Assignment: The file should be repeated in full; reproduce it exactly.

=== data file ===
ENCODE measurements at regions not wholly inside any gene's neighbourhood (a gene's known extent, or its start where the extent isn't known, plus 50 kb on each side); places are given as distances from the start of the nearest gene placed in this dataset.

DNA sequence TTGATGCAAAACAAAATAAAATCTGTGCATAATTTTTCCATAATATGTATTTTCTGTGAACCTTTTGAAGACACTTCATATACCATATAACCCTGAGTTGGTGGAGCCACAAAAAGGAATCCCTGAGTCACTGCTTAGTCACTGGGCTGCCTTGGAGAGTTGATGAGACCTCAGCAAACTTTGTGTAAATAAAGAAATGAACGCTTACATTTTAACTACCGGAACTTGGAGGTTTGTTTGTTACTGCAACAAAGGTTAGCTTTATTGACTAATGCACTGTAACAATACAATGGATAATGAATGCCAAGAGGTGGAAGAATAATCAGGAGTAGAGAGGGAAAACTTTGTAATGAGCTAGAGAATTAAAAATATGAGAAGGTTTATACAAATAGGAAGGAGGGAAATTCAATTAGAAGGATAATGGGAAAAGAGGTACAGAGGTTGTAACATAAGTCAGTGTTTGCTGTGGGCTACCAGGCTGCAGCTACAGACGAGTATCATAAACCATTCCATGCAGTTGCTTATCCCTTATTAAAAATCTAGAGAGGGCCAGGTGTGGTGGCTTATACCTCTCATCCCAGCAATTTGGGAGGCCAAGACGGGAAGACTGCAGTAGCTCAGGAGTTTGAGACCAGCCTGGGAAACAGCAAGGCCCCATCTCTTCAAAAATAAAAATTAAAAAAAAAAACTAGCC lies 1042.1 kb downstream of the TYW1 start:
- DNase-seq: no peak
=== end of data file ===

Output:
ENCODE measurements at regions not wholly inside any gene's neighbourhood (a gene's known extent, or its start where the extent isn't known, plus 50 kb on each side); places are given as distances from the start of the nearest gene placed in this dataset.

DNA sequence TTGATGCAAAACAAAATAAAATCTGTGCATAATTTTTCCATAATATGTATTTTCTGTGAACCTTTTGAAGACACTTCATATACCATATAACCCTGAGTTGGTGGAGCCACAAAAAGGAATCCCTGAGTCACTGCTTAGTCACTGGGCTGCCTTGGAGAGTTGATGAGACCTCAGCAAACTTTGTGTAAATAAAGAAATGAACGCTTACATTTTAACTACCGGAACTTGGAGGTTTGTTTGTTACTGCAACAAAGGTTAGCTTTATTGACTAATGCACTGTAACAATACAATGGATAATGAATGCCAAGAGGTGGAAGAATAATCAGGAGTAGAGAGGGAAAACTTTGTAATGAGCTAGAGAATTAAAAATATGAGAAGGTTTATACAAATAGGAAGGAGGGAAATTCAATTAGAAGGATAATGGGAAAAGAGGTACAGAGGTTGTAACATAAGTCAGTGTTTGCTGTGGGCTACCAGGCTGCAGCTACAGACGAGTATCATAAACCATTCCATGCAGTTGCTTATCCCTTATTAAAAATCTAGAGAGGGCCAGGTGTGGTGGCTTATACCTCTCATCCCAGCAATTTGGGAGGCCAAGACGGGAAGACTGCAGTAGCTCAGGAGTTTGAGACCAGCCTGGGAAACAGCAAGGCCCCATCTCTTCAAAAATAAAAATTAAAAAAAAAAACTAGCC lies 1042.1 kb downstream of the TYW1 start:
- DNase-seq: no peak